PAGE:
The Mangrove Tree Nymph is a large butterfly, with a wingspan usually exceeding 130mm and often reaching 150mm or more. It displays the aposematic black and white colours like the other species of its genus. It features large black spots on both wings where the marginal and submarginal black spots are conjoined to form an irregular black band. The post-discal triangular spots on the hindwings are large and always touching the black veins, forming a jagged black band. The wing bases are yellow tinted.

The Mangrove Tree Nymph is a very rare species that occurs in coastal mangrove habitats. It is known to occur in Pulau Tioman in Malaysia and believed to also occur in the mangrove areas of Johor. A recent survey on one of the small offshore islands near the Indonesian resort island of Batam also yielded a sighting of the Mangrove Tree Nymph in the mangrove area of the island.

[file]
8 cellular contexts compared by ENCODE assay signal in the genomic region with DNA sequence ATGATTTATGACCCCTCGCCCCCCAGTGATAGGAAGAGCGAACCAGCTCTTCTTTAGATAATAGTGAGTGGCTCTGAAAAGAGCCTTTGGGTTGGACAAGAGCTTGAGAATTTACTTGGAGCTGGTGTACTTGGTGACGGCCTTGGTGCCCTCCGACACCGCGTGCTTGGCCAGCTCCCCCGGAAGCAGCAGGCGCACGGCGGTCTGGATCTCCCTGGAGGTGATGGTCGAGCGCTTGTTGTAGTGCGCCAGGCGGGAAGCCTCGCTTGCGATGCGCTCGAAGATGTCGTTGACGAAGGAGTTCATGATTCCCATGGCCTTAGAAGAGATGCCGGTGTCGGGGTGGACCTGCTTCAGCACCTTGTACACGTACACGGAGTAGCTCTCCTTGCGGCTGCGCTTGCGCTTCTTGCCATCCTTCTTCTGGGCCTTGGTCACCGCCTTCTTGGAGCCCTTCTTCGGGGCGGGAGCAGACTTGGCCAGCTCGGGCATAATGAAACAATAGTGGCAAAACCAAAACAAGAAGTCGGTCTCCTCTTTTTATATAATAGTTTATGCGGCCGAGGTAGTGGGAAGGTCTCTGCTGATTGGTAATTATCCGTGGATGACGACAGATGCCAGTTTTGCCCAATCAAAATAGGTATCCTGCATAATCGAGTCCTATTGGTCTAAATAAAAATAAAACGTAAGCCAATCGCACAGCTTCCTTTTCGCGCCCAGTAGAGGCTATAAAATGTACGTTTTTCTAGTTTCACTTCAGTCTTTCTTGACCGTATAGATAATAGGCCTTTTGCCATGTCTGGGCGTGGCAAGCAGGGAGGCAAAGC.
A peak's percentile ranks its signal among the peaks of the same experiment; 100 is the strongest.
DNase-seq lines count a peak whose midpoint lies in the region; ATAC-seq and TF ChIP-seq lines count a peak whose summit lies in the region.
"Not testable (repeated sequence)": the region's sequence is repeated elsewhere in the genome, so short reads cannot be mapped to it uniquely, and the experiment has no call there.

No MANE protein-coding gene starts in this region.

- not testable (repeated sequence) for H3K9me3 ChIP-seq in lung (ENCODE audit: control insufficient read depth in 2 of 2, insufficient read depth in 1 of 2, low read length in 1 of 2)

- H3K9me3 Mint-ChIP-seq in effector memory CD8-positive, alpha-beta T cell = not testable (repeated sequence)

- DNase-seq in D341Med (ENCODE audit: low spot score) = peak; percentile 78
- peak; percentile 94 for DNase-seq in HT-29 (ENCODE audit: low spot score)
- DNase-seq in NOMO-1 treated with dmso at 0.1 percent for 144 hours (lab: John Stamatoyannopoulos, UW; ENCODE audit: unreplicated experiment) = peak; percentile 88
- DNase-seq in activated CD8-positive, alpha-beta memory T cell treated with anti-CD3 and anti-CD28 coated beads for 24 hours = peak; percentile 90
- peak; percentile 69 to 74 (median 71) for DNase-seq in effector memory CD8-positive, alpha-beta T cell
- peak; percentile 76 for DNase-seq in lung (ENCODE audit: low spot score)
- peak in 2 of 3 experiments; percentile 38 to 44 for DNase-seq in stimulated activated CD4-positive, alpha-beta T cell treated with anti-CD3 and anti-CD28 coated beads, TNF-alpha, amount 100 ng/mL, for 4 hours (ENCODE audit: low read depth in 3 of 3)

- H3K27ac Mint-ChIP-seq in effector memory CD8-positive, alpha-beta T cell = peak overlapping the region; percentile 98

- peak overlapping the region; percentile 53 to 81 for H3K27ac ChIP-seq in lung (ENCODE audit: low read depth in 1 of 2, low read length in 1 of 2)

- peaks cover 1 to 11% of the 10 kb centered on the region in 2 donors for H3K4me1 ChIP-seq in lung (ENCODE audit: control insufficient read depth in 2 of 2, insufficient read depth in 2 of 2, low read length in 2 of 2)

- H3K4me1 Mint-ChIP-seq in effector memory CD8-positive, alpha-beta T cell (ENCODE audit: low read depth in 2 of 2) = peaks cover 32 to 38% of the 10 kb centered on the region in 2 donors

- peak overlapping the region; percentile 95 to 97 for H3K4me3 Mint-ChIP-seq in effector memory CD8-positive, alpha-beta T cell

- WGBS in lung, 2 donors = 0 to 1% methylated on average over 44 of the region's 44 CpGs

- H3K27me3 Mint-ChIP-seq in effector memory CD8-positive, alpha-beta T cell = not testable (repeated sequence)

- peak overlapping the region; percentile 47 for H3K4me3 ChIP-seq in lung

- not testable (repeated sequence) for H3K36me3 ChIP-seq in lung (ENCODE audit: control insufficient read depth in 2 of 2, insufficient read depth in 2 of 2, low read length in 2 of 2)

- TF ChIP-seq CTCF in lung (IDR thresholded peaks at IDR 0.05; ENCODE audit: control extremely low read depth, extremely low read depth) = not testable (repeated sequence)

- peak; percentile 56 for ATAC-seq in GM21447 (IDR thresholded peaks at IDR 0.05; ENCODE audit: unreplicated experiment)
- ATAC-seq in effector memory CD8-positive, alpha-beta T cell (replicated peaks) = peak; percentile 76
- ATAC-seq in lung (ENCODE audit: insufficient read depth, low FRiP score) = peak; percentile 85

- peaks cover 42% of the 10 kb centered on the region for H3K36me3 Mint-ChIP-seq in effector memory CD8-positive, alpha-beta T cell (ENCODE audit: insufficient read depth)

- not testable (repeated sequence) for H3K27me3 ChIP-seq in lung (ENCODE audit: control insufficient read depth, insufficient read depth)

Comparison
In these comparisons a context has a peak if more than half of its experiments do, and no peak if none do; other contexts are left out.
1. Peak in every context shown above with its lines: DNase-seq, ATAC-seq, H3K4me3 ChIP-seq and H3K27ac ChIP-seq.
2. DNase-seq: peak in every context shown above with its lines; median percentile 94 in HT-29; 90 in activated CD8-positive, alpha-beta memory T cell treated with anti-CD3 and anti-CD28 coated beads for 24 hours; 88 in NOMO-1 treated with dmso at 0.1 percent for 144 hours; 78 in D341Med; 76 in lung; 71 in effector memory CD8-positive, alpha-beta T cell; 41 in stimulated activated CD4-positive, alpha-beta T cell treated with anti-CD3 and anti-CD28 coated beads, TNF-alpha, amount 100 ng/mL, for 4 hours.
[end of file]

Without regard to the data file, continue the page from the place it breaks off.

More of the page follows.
The Taiwan Tree Nymph (Idea leuconoe clara) shot at Sentosa Butterfly Park

The species is not to be confused with the abundant and easily bred subspecies clara that originates from Taiwan. Another possible subspecies would be siamensis that occurs in Thailand.  This subspecies (either clara or siamensis) occurs in many butterfly parks and farms across the globe and is bred for its showy appearance - popular with visitors to these butterfly enclosures.

Thus far, it has been seen regularly in butterfly parks in Penang, Kuala Lumpur, Malacca and as far north as the Phuket Butterfly Farm in Thailand. In Singapore, it is a regular "resident" species found at the Fragile Forest enclosure at the Singapore Zoo, the Sentosa Butterfly Park, Changi Airport Terminal 3 Butterfly Garden and the Hort Park Butterfly Garden.

A mating pair of the Tree Nymph shot at Phuket Butterfly Park.  Possibly subspecies siamensis?